Reader Comments 

A Wretched Man is a powerful recreation of the world of Paul, James and Peter that pulls no punches! In this highly readable novel, based on contemporary scholarship, Paul comes alive as a complex individual. What accounts for his visceral attack on Torah? What was behind his careful avoidance of James and Jesus’ first followers in Jerusalem? What drove him on to the ends of the earth, setting up the infrastructure of a new religion? It’s all here as Holmen explores Paul’s inner turmoil and the likely motivation behind Paul’s beliefs and actions. Agree or disagree, this book opens up the reality of the world of Paul and his contemporaries in a way no other work does. Real individuals, with passions and agendas, step on to the world stage.

Barrie Wilson, Professor, Religious Studies,
York University, Toronto. 

Author of  How Jesus Became Christian

A Wretched Man: A Novel of Paul the Apostle is a stunning fictional account of the early church that reads like real-life. While a work of fiction, this just may be the most authentically historical novel ever written about the lives of the apostles. Robert Holmen is a wonderful writer with a gift for bringing the Roman and Jewish worlds of the first century to life in an incredibly realistic way. Holmen’s marvelous prose made me feel as if I was actually there witnessing the events described. This is the first biblical drama I have ever read that presents the apostles as real flesh and blood human beings struggling with the all-too-human issues we all face. The internecine struggles waged by Paul, James, and Peter in this book are still with the church today. This is a story that will both shock and inspire any Christian who is truly searching to find and follow the historical Jesus. It has certainly deepened my own understanding of my faith.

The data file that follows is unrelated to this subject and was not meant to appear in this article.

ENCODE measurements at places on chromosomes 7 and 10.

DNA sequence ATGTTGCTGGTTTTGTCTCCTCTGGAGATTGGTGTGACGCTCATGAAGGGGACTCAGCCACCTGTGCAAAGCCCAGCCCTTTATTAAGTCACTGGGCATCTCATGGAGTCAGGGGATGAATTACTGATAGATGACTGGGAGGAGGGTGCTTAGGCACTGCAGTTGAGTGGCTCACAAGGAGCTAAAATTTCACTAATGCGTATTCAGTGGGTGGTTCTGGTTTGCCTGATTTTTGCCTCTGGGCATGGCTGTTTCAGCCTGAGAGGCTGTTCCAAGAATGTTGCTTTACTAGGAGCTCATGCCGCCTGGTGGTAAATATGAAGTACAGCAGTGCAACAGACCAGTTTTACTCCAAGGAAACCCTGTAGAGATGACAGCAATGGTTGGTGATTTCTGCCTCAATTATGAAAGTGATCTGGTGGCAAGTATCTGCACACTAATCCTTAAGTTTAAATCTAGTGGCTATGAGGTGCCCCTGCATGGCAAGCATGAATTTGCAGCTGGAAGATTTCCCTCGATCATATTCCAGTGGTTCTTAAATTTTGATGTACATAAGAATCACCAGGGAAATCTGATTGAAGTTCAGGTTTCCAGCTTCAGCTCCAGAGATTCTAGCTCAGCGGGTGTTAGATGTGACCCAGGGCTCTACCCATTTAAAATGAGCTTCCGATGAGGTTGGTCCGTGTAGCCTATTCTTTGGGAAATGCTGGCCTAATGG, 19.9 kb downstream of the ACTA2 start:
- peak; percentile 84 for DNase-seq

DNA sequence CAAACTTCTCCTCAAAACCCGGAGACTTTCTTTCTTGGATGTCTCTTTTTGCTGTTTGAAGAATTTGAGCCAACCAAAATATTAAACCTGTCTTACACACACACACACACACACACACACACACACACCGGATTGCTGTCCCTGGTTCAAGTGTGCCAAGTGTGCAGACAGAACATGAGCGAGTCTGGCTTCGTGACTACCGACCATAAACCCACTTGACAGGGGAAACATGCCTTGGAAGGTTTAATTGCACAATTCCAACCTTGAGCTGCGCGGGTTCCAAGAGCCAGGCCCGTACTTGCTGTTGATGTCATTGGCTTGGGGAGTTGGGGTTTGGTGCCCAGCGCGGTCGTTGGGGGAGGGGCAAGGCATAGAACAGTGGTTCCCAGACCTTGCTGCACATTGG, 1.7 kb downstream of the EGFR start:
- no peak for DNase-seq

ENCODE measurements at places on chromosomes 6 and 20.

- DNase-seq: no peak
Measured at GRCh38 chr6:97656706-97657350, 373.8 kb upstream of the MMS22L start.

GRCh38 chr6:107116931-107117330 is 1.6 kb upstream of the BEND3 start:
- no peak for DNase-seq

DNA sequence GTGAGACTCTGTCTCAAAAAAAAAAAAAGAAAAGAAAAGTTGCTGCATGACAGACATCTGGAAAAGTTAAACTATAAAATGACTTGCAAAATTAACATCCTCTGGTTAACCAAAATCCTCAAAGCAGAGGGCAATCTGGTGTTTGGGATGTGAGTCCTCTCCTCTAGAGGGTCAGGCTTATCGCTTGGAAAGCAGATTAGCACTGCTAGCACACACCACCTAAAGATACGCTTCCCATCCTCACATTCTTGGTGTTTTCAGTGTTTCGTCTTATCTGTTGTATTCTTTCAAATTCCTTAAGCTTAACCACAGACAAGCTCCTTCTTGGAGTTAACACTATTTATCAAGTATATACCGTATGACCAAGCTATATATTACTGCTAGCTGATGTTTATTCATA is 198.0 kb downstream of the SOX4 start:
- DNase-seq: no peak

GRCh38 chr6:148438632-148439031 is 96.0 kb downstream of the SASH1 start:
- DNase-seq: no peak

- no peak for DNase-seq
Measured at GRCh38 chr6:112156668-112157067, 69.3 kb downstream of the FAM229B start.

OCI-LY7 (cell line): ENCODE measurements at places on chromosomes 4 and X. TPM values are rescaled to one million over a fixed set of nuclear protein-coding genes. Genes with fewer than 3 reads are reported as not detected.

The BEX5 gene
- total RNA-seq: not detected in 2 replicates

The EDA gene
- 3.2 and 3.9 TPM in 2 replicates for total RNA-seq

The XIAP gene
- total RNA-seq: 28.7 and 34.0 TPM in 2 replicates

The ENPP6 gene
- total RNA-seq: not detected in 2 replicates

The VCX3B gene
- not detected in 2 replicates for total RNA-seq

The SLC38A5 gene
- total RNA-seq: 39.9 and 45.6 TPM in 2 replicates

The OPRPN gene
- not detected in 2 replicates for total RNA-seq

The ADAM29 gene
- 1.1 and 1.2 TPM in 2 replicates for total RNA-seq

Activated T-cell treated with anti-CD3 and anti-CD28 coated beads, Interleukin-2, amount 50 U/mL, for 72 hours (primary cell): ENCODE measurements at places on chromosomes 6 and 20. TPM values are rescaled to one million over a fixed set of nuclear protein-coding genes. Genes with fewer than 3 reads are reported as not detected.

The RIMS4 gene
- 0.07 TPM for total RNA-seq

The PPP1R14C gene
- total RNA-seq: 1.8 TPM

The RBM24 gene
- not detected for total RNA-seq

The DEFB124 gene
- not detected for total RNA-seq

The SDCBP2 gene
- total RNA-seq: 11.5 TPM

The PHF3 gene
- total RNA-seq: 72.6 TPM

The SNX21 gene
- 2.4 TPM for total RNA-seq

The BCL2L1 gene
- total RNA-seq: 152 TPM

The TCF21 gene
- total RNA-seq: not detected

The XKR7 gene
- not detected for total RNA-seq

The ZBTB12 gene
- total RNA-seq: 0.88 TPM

Rev. Jeffrey Bütz, instructor of Religious Studies,
Penn State University,
Author of The Brother of Jesus and 
The Secret Legacy of Jesus

Holmen seeks to … situate Paul in his geographical, social, historical and psychological landscape, and gift us with a creative way of hearing afresh the letters that make up the bulk of the New Testament … Holmen is a gifted writer, and his well-researched yarn is certain to encourage readers to read the Bible in a new light, with a deepened awareness of the groundedness of its message, with a new appreciation of the real humanity of its figures, and – I suspect most importantly for the author – a renewed wonderment of the magic of divine grace.

Dean Jason Goroncy 
Knox Centre for Ministry and Leadership
Dunedin, New Zealand

A Wretched Man will help you to imagine your way into Paul’s life and times … a compelling exploration of the Jewish and Gentile movements in the first century … Holmen definitely captures the “feel” of first-century Roman territories … well-versed in contemporary progressive scholarship about Paul … these characters leap off the page and into our imaginations.

Tim Gossett, Christian education consultant

In A Wretched Man, Holmen remains faithful to the historical origins of Christianity in the first century C.E. while weaving an intriguing tale of discord between James and Paul—a discord paralleled by Paul’s own internal conflict with his “unclean” inclinations. The suggestion of homosexuality as the thorn in Paul’s flesh is skillfully incorporated into the tale without being overwhelming.

James, the younger brother of Jesus, has assumed the burdens of his brother, first while he is away teaching and then when he is crucified. He must care for their mother Mary and younger brothers as well as provide leadership to Jesus’ followers. When Paul approaches James with his account of conversion while on the road to Damascus, James is furious. How can Paul claim to know what Jesus wants when Paul never knew Jesus, never walked with him, and certainly was not there when he died!

As a devout Jewish Christian, James insists on the keeping of Torah and the circumcision of Gentile converts. He and the Nazarenes await the return of Jesus and the kingdom of God on earth. Paul, on the other hand, ministers to the Gentiles and travels spreading the good news to all who will listen. He preaches that all Jews and Gentiles are welcome apart from Torah. He comes to believe that the kingdom of God is spiritual not physical. These are two very different interpretations and neither is willing to yield.

The author notes are very helpful for those unfamiliar with early Christian history as are the maps of the Holy Land.

A well-written historical fiction novel. Recommended.

Debra Spidal of the Historical Novel Society